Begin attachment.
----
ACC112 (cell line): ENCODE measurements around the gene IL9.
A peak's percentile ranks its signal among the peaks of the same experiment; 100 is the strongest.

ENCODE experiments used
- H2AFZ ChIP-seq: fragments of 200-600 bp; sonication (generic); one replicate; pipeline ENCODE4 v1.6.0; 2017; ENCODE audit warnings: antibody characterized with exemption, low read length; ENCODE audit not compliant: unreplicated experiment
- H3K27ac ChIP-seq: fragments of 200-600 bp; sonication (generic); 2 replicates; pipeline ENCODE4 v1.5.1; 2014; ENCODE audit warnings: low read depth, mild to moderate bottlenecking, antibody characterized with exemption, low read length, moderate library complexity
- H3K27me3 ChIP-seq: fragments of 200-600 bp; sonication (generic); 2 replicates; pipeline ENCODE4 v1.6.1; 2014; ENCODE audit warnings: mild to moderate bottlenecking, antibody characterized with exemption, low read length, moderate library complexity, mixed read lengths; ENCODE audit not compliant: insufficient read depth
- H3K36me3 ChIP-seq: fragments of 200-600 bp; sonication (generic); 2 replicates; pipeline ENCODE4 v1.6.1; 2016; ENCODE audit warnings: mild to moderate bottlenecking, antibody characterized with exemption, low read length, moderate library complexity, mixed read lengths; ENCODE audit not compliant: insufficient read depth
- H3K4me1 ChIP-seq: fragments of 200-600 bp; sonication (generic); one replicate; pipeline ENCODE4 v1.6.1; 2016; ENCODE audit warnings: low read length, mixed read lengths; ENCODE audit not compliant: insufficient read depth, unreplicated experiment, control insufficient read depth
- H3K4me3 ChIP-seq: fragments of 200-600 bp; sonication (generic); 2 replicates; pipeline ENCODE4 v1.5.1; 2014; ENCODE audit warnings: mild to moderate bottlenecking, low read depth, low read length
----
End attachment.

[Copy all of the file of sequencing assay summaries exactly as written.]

ACC112 (cell line): ENCODE measurements around the gene IL9.
A peak's percentile ranks its signal among the peaks of the same experiment; 100 is the strongest.

ENCODE experiments used
- H2AFZ ChIP-seq: fragments of 200-600 bp; sonication (generic); one replicate; pipeline ENCODE4 v1.6.0; 2017; ENCODE audit warnings: antibody characterized with exemption, low read length; ENCODE audit not compliant: unreplicated experiment
- H3K27ac ChIP-seq: fragments of 200-600 bp; sonication (generic); 2 replicates; pipeline ENCODE4 v1.5.1; 2014; ENCODE audit warnings: low read depth, mild to moderate bottlenecking, antibody characterized with exemption, low read length, moderate library complexity
- H3K27me3 ChIP-seq: fragments of 200-600 bp; sonication (generic); 2 replicates; pipeline ENCODE4 v1.6.1; 2014; ENCODE audit warnings: mild to moderate bottlenecking, antibody characterized with exemption, low read length, moderate library complexity, mixed read lengths; ENCODE audit not compliant: insufficient read depth
- H3K36me3 ChIP-seq: fragments of 200-600 bp; sonication (generic); 2 replicates; pipeline ENCODE4 v1.6.1; 2016; ENCODE audit warnings: mild to moderate bottlenecking, antibody characterized with exemption, low read length, moderate library complexity, mixed read lengths; ENCODE audit not compliant: insufficient read depth
- H3K4me1 ChIP-seq: fragments of 200-600 bp; sonication (generic); one replicate; pipeline ENCODE4 v1.6.1; 2016; ENCODE audit warnings: low read length, mixed read lengths; ENCODE audit not compliant: insufficient read depth, unreplicated experiment, control insufficient read depth
- H3K4me3 ChIP-seq: fragments of 200-600 bp; sonication (generic); 2 replicates; pipeline ENCODE4 v1.5.1; 2014; ENCODE audit warnings: mild to moderate bottlenecking, low read depth, low read length